Bible Instruction in Government Schools 100 00 

$3,468 m 



96 



COXGREGATIOXAL YEAR BOOK. 



Pledged Work — Home — 

The East and West $1,000 00 

Foreign Work in the West 300 00 

From Maritime Branch . . .^ 128 00 



$1,428 44 



SPECIAL DONATIONS 

FOREIGN 

W. C. Africa — 

Native Teachers and Preachers 

Out-Station Teachers from Mission Bands .... 

Education of Boys and Girls 

Mrs. Currie 's Travelling Expenses, o|a 

Enlargement of Misses Melville 's House 

Miss Bell (personal) 

Deputation Work 

Boy in care of Mr. Steed 

To C. €. F. M. S.— 

The Currie Institute 

Allen and David Gunn Memorial School 

Boys at Chisamba 

Armenian Relief 

Serbian Eelief 

China — 

Native helper for Mrs. Falls 

Mrs. Falls (personal) 

Native Teacher, South China 

India — - 

Support of four orphans 

Native Preacher 

Leper Mission 

Sudhiana M. H. and M. S 

Zululand 

South America, Evangelical Union 

Home — ■ 

Christmas Gifts to N. W. . •. 

Freight for Rev. G. A. Sanden 

Labrador, Harrington 

W. C. T. IT., Willard Home. Toronto 



, $ 230 


00 


23 


95 


442 


20 


152 


50 


500 


00 


10 


00 


148 


00 


5 


00 


204 


00 


60 


00 


34 


35 


87 


58 


15 


00 


40 


00 


25 


00 


35 


00 


100 


00 


30 


00 


61 


25 


55 


00 


10 


00 


39 


90 


38 


85 


5 


00 


107 


40 


10 


00 



$1,511 Go 



298 35 



102 5S 



100 00 



246 



49 90 



161 



$7,854 92 $7,854 9i 



SUMMARY 

Balance from 1918 $ 1,745 15 

Contributions from all sources 9,377 22 



$11,122 37 



canada congregational woman's board ok missions 97 

Disbursements 

As per itemized list $7,854 92 

Balance on hand made up as follows: — 

Main wing of Hospital $ 621 14 

New Senior School Equipment 205 00 

MacCallum Memorial Fund 122 99 

Mrs. Currie 's Fund 1,060 00 

Transferred to Furlough Fund from G. F ^ 290 00 

Foreign Supplies 37 90 

Freight • • 52 57 

Smyrna (J. E.), Dougall Scholarship 75 00 

Miss Read 's Salary 30 00 

Miss Bell 's bush car 10 00 

General Fund . 852 85 

3,2,67 45 

$11,122 37 $11,122 37 

Balance on hand as above $3,267 45 

Assets — 

14 shares 2nd Dominion War Loan $1,400 00 

2 shares Victory Bonds 200 00 

$1,600 00 

EMn.Y THOMPSON, Treasurer. • 

LAURA M. MIATT, Acting Treasurer. 
Audited and found correct, 
W. B. UNSWORTH. 
May 19th, 1919. 



98 I'OXOREGATIONAL YEAR BOOK.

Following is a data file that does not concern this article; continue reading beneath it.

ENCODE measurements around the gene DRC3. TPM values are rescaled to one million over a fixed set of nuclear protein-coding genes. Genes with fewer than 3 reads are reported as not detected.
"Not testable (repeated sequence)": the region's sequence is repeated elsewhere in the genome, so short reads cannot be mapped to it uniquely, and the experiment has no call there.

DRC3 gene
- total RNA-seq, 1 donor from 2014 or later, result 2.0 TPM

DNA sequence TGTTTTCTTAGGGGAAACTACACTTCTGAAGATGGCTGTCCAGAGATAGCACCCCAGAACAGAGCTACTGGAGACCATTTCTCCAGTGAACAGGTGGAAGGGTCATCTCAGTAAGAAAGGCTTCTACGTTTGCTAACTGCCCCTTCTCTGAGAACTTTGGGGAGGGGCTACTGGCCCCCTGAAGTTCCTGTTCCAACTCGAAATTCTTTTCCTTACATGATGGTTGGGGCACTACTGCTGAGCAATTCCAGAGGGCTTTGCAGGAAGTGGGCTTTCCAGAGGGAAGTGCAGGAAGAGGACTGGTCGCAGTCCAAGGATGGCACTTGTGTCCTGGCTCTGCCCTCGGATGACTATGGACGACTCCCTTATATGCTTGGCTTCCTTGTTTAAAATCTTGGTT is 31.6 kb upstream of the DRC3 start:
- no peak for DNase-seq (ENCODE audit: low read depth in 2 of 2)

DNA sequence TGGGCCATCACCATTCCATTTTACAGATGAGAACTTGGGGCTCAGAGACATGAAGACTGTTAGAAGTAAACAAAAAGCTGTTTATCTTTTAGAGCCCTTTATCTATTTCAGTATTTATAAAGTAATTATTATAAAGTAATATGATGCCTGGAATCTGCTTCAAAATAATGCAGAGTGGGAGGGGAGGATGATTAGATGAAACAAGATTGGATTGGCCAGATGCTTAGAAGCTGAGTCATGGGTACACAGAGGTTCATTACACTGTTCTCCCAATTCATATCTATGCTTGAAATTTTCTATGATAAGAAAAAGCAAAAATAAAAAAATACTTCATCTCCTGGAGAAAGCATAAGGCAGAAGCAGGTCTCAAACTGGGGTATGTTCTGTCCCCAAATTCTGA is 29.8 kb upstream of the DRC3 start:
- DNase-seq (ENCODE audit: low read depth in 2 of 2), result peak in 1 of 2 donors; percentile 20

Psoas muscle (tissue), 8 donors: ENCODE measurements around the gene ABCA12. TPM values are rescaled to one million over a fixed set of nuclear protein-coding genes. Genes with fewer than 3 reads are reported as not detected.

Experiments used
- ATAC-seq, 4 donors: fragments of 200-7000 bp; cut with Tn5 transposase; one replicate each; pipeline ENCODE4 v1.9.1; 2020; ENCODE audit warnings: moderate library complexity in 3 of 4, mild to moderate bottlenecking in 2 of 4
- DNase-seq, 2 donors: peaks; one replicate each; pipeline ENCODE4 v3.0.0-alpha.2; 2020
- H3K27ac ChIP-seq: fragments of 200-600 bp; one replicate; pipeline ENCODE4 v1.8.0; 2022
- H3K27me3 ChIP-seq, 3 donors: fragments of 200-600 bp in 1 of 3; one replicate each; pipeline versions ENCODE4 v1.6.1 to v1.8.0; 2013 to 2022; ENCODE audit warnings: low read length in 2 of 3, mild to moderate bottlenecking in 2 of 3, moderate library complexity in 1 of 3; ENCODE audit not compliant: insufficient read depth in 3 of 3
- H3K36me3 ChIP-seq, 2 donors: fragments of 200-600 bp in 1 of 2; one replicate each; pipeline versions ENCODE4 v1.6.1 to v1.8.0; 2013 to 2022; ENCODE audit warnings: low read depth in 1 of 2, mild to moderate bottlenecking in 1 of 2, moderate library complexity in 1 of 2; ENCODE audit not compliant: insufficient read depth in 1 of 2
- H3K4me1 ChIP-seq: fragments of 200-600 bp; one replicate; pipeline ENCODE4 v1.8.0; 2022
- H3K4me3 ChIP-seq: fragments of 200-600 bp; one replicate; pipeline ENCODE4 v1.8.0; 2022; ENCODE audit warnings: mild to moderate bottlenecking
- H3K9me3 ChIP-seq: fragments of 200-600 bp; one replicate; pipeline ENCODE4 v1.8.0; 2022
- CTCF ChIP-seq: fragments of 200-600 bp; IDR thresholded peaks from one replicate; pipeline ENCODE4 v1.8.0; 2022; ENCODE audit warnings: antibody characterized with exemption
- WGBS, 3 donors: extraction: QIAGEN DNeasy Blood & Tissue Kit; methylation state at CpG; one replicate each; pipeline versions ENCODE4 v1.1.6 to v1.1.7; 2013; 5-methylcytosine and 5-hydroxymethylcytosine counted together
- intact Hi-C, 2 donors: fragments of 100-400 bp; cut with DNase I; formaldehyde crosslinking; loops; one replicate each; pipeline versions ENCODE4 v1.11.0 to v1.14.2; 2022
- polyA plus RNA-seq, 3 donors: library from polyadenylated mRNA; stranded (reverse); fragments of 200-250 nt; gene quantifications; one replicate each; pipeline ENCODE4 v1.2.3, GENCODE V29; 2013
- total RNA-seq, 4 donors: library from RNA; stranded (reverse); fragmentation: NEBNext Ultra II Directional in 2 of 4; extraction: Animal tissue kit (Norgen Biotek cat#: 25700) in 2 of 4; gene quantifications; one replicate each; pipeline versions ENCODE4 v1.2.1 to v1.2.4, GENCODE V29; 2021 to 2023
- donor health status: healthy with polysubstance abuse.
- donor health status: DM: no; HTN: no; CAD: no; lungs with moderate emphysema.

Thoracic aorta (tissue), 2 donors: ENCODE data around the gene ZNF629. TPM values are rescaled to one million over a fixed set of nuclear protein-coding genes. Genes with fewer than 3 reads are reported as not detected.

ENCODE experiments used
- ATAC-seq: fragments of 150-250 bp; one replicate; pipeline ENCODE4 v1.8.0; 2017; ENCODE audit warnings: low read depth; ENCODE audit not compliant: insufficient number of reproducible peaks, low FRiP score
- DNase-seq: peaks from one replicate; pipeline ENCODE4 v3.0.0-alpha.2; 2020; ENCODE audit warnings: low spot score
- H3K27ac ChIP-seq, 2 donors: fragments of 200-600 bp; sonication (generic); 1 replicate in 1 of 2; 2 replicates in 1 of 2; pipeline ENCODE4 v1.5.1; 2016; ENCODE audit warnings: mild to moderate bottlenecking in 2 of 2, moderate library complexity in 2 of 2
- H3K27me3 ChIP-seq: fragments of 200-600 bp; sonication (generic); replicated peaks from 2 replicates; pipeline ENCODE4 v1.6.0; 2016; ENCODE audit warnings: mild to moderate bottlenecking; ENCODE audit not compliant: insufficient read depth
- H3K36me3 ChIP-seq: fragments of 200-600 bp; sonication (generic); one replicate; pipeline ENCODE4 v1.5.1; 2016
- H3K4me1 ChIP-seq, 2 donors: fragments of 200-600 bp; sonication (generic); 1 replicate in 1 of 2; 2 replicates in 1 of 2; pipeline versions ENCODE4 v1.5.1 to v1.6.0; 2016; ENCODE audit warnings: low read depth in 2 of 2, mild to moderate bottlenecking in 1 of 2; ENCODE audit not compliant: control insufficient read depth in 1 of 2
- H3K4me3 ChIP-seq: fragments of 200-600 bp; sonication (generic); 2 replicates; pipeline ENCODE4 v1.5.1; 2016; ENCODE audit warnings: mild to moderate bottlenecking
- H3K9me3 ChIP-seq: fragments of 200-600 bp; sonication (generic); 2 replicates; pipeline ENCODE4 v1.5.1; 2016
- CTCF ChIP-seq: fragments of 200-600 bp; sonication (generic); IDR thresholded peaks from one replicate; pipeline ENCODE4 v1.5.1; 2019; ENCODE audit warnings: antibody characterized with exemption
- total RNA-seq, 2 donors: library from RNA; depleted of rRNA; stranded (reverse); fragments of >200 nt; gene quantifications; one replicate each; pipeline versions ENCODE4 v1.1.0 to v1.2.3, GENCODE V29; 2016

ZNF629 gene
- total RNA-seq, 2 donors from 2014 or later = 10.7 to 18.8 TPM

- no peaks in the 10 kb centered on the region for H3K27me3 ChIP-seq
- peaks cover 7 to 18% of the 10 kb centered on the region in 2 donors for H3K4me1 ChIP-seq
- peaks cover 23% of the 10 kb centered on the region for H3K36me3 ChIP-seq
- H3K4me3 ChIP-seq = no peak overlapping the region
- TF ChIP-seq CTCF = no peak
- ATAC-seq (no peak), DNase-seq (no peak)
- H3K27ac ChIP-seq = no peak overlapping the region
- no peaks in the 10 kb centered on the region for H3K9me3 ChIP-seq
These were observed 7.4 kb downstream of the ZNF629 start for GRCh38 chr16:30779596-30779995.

PIK)V1DENT FUND SOCIETY 



OFFICERS OF THE BOAED, 1918-19 

llunoiary Life F reside ii I — Cliarles R. Black. 

C7(«ir7?ia/i— Cliai'les Giird. 

y ice-Chairman — Arthur Birks. 

Secretary — W. H. Black, Bell Telephone Co., Montreal. 

Treasurer — Thomas Moodie, 30 St. John St., Montreal, 

Board of Directors — Messrs. Charles Gnrd, W. A. Wood, T. B. Maeaulay, 
W.i W. O'Hara, A. McA. Murphy, W. H. Black, Arthur Birks, Thomas Moodie, 
Henry O'Hara, Toronto; B. W. Robertson, Kingston. 

W. & O. Branch, 20 Bemeficiaries 
Revs. W. T. Gunn, M.A., D.D., A. Margrett, W. H. Warriner, M.A., D.D., 
G. Ellery Read, R. G. Watt, B.D., M.' Kelly, J. T. Daley, B.A., D.D., Hugh 
Pedley, B.A., D.I)., J. G. Hindley, M.A., B.D., H. ,1. Kilbourn, Edmn Hobbs, 
B.D., J. K. Unsworth, B.A., A. F. Pollock, B.D., T. A. Munroe, B.A., H. I. 
Horsey, J. W. Ncwbery, AValter Cannon, E. Albert Cook, Ph.D., J. L. Alexander, 
B.D.yW. E. Gilroy, B.A., B.D. 

R. M. Branch, 13 Beneficiaries 
Revs. W. H. Warriner, M.A., D.D., A. Margrett, J. T. Daley, B.A., Hugh 
Pedley, B.A., D.D., C. C. Claris, G. Ellery Read, H. J. Kilbourn, J. K. Uns- 
worth, B.A., J. W. Xewbery, Walter Cannon, .1. Lambert Alexander, M. Kelly. 
W. K. Gilroy. 

R. M. Branih, -j Anxlitaxts 

Mrs. .lane Peacock, Mrs. M. E. Sanderson, Mrs. M. McKillicau, :Mrs. Han- 
nah Sykes, Mrs. M. B. Bolton. 

BY-LAWS OF THE CONGREGATIONAL PROVIDENT FUND SOCIETY. 

General By-laws 

I. — membership. 

1. As Beneficiary Members. — Ministers duly received by the Society 
through either of the branches hereinafter mentioned, and retaining their mem- 
bership in connection ^ith either fund in accordance with its by-laws. 

2. As Life Members. — Any person not being Beneficiary Members, who 
shall ha^•e paid to the fund Twenty Dollars at one time. 

3. As Annual Members. — Churches collecting for the fund, to be repre-